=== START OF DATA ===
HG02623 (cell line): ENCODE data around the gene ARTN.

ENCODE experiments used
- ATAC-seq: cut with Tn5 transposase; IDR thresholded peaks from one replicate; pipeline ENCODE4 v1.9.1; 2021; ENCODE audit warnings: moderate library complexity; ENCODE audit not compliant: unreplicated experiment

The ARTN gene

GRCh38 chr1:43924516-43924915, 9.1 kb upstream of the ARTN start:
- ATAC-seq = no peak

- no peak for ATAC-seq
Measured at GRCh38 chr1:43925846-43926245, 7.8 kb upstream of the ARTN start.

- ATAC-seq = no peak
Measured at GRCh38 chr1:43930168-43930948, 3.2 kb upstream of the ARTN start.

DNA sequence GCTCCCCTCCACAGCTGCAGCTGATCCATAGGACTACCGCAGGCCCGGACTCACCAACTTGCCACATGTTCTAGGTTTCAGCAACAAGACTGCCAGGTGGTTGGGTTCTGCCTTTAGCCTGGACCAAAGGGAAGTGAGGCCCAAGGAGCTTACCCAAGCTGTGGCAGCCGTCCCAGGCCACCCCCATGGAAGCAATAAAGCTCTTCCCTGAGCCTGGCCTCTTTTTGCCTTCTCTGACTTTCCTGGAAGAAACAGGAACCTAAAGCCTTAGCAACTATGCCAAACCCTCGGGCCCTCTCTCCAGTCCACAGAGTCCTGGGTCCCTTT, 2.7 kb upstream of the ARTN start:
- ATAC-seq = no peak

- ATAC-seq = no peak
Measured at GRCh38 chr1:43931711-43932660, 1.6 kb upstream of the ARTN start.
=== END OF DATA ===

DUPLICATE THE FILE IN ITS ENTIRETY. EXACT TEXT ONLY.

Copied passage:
HG02623 (cell line): ENCODE data around the gene ARTN.

ENCODE experiments used
- ATAC-seq: cut with Tn5 transposase; IDR thresholded peaks from one replicate; pipeline ENCODE4 v1.9.1; 2021; ENCODE audit warnings: moderate library complexity; ENCODE audit not compliant: unreplicated experiment

The ARTN gene

GRCh38 chr1:43924516-43924915, 9.1 kb upstream of the ARTN start:
- ATAC-seq = no peak

- no peak for ATAC-seq
Measured at GRCh38 chr1:43925846-43926245, 7.8 kb upstream of the ARTN start.

- ATAC-seq = no peak
Measured at GRCh38 chr1:43930168-43930948, 3.2 kb upstream of the ARTN start.

DNA sequence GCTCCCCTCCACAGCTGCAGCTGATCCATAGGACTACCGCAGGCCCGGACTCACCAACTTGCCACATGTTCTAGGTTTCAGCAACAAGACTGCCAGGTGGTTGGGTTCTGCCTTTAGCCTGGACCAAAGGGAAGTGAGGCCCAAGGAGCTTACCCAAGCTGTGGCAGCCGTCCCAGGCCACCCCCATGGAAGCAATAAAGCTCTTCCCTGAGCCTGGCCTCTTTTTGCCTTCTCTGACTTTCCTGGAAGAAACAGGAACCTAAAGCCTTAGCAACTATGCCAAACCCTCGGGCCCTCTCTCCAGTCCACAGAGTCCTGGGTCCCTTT, 2.7 kb upstream of the ARTN start:
- ATAC-seq = no peak

- ATAC-seq = no peak
Measured at GRCh38 chr1:43931711-43932660, 1.6 kb upstream of the ARTN start.